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Senate schedules 6:30 am vote on DeVos

Senate Majority Leader Mitch McConnellAddison (Mitch) Mitchell McConnellMcCarthy and Biden haven't spoken since election Democrats roll out legislation to expand Supreme Court Wall Street spent .9B on campaigns, lobbying in 2020 election: study MORE (R-Ky.) has scheduled a vote at 6:30 a.m. Friday, an unusually early time, to advance Betsy DeVos’s nomination to serve as secretary of Education.

Senate Republicans say they are getting fed up with Democratic obstruction and the extra early vote will allow them to get a head start in running time off the procedural clock.

McConnell is confident he will have the 51 votes he needs Friday to end debate on DeVos.

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Early morning votes are an extreme rarity in the Senate. One memorable instance took place the day before Christmas, 2009, when Democrats passed ObamaCare shortly after 7 am on a party-line vote of 60 to 39. 

While two Republicans, Sens. Susan CollinsSusan Margaret CollinsModerates' 0B infrastructure bill is a tough sell with Democrats OVERNIGHT ENERGY: Senate confirms Mallory to lead White House environment council | US emissions dropped 1.7 percent in 2019 | Interior further delays Trump rule that would make drillers pay less to feds Anti-Asian hate crimes bill overcomes first Senate hurdle MORE (Maine) and Lisa MurkowskiLisa Ann MurkowskiModerates' 0B infrastructure bill is a tough sell with Democrats The Hill's Morning Report - Presented by Tax March - CDC in limbo on J&J vax verdict; Rep. Brady retiring Trump mocks Murkowski, Cheney election chances MORE (Alaska), will ultimately oppose DeVos, they will vote with their GOP colleagues on the procedural question of ending dilatory debate.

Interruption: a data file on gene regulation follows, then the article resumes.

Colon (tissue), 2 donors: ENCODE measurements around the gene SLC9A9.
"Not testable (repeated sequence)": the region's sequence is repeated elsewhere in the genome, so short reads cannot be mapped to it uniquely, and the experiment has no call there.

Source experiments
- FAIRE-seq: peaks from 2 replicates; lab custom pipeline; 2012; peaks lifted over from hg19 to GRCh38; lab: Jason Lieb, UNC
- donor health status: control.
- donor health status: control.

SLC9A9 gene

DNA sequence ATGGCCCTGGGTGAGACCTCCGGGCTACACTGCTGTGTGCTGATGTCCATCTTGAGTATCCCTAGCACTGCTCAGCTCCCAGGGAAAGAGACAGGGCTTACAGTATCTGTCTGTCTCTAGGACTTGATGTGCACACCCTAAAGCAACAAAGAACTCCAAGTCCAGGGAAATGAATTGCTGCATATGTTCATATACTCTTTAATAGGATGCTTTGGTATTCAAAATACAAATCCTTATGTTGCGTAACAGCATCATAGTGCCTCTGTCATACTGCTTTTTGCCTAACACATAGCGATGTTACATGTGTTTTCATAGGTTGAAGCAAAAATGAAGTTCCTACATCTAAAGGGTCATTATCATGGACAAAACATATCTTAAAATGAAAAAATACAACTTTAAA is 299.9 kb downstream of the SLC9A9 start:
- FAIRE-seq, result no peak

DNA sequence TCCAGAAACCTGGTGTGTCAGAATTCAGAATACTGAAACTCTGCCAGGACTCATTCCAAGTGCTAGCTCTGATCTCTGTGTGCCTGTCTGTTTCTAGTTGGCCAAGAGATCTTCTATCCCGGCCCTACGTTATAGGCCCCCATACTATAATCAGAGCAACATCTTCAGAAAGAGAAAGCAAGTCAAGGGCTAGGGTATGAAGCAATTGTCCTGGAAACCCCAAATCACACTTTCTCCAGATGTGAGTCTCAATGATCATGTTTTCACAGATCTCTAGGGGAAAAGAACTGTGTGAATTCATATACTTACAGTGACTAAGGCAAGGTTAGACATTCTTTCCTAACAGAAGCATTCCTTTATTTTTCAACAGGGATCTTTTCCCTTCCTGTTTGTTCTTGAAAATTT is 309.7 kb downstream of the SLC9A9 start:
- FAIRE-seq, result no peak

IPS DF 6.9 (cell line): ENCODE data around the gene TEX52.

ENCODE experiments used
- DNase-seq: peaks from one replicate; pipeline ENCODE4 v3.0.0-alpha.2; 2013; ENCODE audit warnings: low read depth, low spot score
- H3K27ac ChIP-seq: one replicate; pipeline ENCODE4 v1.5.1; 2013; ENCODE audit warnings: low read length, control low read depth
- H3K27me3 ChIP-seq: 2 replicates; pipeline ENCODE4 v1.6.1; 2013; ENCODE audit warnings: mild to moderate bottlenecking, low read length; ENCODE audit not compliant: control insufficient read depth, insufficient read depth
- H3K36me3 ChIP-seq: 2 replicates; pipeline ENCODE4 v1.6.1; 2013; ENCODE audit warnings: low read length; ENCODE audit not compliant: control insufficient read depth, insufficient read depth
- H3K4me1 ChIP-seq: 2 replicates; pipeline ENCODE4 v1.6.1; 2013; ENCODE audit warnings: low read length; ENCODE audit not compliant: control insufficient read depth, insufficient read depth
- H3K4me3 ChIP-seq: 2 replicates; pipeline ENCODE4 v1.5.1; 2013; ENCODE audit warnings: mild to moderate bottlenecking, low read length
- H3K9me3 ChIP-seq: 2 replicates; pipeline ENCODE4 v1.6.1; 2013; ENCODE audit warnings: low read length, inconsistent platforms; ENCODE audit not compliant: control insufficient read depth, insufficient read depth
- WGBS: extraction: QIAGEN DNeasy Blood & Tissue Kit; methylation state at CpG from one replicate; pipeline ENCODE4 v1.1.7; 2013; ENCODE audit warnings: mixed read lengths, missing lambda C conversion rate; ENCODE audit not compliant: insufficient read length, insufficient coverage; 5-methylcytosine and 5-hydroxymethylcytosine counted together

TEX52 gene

Senate rules require that 30 hours elapse after the Senate has voted to cut off a filibuster before a vote on final passage can be held.

By voting at 6:30 a.m., Republicans have a chance of confirming DeVos by late Monday but if Democrats drag out the post-cloture debate for the full 30 hours, it could lag intoTuesday. 

McConnell and other GOP leaders are confident that there will be no other Republican defections on DeVos. They expect she will win confirmation next week with 51 votes after Vice President Pence weighs in to break an expected tie.